The Green Party will decide soon whether to wait until July to appoint a new female co-leader or to start the process earlier - and there could be four contenders for the job.
The party has been lead by James Shaw alone since former co-leader Metiria Turei resigned over the fallout of her admission to historic welfare fraud in the lead up to the election.
The party's executive will meet on Tuesday night to decide whether to wait until the party's Annual General Meeting, likely in July, or hold a Special General Meeting or postal ballot to elect a new co-leader earlier.
Those considered likely to contest it include Julie Ann Genter, Marama Davidson, and possibly Eugenie Sage and Jan Logie. Of those, only Genter and Sage are ministers.
The Green Party members elect the co-leaders and may not consider a ministerial role a major factor - Russel Norman was not in Parliament at all when he was elected over sitting MPs Nandor Tanczos and David Clendon.
However, it would be unusual for a co-leader not to be a minister when other MPs were.
Davidson said she had no view on whether the party should wait until the AGM or go earlier.
"I am strongly considering putting my hat into the ring. That's definitely me not ruling it out."
Genter said she was yet to make a decision. "I think when we have some idea about the dates and have a conversation internally I would have a better idea."
Eugenie Sage - who was part of the Greens' team during government negotiations with Labour - said she too had not made any decision. "I'm still getting my feet under the table as a minister."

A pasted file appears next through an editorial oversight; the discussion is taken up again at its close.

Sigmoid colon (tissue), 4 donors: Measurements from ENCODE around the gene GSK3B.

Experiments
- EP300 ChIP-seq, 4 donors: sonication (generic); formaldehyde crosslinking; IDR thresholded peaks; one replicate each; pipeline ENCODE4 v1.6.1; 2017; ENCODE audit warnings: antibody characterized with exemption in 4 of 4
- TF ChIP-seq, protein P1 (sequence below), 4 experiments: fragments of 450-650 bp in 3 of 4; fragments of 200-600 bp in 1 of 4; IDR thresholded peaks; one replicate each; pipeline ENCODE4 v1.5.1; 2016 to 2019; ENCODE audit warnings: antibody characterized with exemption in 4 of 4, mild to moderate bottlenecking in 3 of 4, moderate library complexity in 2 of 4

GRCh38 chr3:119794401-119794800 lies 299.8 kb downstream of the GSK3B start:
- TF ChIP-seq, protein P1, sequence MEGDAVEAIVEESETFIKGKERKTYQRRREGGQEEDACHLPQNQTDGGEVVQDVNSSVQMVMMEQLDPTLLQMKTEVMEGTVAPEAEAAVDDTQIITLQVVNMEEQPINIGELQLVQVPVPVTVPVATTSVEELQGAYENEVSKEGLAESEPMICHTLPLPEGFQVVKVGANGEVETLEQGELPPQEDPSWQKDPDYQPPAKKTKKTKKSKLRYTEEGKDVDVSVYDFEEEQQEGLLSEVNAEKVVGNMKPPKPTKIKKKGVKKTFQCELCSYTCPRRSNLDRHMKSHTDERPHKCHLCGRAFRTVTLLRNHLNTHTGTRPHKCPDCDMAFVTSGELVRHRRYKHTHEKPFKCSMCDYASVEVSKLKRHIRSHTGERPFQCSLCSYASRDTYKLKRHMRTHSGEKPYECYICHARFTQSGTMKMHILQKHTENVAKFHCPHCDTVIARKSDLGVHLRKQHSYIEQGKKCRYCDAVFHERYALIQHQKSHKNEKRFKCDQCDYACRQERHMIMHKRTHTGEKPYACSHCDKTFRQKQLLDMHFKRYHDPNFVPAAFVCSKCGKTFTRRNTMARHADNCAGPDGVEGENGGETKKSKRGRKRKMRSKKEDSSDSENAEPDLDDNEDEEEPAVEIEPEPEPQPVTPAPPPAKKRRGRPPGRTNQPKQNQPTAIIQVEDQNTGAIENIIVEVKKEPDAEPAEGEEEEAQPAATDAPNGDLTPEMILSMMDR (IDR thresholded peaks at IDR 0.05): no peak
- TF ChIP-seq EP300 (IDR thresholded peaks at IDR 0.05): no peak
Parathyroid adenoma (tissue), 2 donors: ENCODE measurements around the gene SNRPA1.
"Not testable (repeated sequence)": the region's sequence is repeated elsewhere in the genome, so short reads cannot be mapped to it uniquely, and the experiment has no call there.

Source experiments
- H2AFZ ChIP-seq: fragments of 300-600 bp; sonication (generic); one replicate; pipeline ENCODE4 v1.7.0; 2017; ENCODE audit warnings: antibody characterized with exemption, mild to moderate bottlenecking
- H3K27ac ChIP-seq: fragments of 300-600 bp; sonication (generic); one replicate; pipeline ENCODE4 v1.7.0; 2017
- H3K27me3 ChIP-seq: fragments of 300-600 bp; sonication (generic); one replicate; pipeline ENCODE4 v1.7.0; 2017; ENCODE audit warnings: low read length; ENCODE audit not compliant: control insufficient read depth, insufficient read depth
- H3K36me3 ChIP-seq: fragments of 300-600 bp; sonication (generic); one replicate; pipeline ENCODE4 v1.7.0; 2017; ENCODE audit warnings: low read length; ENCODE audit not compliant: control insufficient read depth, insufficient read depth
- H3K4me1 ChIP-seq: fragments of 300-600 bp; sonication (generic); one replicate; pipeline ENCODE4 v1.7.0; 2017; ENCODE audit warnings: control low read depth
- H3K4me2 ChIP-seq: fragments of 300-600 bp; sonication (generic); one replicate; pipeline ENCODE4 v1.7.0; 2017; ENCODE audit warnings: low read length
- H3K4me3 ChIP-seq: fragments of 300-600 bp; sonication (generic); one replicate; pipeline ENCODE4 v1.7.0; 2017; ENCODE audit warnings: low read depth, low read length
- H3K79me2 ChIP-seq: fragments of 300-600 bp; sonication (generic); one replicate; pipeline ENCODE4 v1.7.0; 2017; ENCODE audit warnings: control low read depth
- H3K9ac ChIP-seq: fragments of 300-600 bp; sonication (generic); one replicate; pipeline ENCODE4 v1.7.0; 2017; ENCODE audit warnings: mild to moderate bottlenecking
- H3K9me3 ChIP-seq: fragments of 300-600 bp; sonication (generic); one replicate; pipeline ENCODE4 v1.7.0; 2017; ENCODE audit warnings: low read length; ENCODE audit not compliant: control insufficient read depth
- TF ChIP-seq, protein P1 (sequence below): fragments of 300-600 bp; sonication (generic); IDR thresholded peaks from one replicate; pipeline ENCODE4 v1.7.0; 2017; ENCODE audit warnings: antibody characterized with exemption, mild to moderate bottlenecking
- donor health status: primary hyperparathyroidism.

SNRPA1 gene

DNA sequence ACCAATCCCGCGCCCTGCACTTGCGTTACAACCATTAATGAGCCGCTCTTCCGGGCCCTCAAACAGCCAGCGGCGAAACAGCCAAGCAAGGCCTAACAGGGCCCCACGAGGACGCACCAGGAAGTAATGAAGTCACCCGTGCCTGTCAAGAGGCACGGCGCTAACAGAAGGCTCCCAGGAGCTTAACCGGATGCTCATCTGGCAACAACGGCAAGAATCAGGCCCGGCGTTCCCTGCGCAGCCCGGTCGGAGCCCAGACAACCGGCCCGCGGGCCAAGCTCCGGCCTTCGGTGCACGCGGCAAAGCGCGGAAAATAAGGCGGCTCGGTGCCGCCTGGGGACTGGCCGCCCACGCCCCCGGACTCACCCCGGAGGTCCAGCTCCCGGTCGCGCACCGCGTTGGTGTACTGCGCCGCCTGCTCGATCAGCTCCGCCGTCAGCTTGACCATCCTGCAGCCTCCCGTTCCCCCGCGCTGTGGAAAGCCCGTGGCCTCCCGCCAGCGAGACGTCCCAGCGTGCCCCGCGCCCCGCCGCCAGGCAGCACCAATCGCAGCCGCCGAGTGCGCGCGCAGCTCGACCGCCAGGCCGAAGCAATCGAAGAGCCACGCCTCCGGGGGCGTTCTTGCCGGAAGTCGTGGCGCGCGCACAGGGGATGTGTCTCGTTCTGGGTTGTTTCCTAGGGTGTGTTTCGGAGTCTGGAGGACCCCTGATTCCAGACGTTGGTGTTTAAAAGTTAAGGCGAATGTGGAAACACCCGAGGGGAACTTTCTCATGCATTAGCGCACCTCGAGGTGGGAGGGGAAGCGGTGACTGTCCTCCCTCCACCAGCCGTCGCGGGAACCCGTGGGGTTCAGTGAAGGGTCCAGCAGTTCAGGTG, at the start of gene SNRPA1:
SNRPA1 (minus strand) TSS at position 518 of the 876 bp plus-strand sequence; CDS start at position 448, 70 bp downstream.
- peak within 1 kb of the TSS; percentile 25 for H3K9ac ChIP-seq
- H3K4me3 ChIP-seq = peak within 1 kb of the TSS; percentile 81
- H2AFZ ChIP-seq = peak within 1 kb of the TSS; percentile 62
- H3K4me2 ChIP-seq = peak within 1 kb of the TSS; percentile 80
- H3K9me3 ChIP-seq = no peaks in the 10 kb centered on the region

Logie did not respond to requests for comment.
Green Party co-convenor John Ranta said the leadership was usually voted on at the party's Annual General Meeting after a campaign period for the contenders. It was possible the election could be done earlier by a Special General Meeting or even postal ballot.
The AGM would not take place until July - which would mean an 11 month gap in the role.
"So that will be one of the factors people are thinking about.
But we've got a number of MPs who are now filling ministerial roles and it's a whole new world for us in a lot of ways, being in Government.
It's a long time to go without a co-leader but at the same time we don't want to rush a decision especially when we've got a lot of other things going on. There are good reasons on both sides."
There was speculation the Greens could seek to stand only one contender to prevent the need for a vote, but that would invite a backlash from the members.
Co-leader James Shaw said while he did not know who might contest it, there had been no discussions about trying to arrange for only one person to put their name up.
Previous leadership contests were also a good chance for party members to get involved in the party. That could be important with the Green Party's vote so low after the 2017 election.
Ranta said the party's rules did not provide for an interim co-leader to be appointed - such as by the executive or caucus - and he was reluctant to do so.
"Theoretically it might be possible for the party executive to determine to do something like that but it would be extraordinarily risky, I would say, from an internal point of view to appear to undermine the internal democracy of the party, especially around such an important position."
The Green Party's leadership campaigns can be time consuming - in the past contenders had to travel around the country for up to two months before the vote to speak to meetings of Green Party members.